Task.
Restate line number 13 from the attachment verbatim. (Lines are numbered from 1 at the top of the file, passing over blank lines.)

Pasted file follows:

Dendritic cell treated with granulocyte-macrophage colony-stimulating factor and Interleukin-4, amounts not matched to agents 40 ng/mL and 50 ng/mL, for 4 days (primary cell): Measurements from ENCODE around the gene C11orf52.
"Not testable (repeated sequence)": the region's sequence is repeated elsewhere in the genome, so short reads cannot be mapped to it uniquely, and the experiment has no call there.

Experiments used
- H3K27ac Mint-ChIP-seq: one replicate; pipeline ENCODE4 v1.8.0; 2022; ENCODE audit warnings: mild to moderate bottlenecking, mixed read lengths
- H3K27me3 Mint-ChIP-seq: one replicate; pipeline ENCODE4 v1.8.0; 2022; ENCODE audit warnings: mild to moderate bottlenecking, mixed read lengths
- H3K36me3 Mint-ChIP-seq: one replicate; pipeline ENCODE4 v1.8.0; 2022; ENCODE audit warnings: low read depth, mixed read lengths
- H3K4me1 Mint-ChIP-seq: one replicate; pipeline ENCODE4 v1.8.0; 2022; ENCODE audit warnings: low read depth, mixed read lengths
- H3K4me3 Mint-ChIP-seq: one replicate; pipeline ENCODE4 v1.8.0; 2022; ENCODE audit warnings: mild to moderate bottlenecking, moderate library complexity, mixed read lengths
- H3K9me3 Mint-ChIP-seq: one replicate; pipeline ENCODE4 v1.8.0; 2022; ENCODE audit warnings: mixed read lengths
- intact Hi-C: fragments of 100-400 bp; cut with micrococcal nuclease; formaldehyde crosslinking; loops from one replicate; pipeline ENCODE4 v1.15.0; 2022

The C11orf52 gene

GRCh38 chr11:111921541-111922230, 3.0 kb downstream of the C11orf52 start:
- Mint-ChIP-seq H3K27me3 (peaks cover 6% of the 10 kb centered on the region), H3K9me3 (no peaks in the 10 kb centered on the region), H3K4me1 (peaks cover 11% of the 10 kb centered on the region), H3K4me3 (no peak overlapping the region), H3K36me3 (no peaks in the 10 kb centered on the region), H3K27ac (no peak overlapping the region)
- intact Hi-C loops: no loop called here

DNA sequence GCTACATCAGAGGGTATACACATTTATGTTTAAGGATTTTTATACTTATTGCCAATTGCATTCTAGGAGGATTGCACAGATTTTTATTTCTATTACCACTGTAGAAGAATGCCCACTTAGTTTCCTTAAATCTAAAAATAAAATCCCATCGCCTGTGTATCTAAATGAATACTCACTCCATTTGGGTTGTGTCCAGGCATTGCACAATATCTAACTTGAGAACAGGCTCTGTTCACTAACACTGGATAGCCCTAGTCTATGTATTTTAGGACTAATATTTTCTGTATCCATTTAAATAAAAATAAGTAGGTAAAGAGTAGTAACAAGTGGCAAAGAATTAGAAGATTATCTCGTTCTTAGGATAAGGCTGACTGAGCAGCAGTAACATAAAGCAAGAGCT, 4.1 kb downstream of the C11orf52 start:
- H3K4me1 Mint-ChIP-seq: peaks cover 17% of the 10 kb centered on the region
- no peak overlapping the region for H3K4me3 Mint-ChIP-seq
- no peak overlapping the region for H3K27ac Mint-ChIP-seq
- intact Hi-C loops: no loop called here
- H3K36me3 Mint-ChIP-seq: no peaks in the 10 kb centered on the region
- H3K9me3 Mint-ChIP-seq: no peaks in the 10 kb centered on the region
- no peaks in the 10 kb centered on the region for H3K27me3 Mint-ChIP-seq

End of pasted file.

- Mint-ChIP-seq H3K27me3 (peaks cover 6% of the 10 kb centered on the region), H3K9me3 (no peaks in the 10 kb centered on the region), H3K4me1 (peaks cover 11% of the 10 kb centered on the region), H3K4me3 (no peak overlapping the region), H3K36me3 (no peaks in the 10 kb centered on the region), H3K27ac (no peak overlapping the region)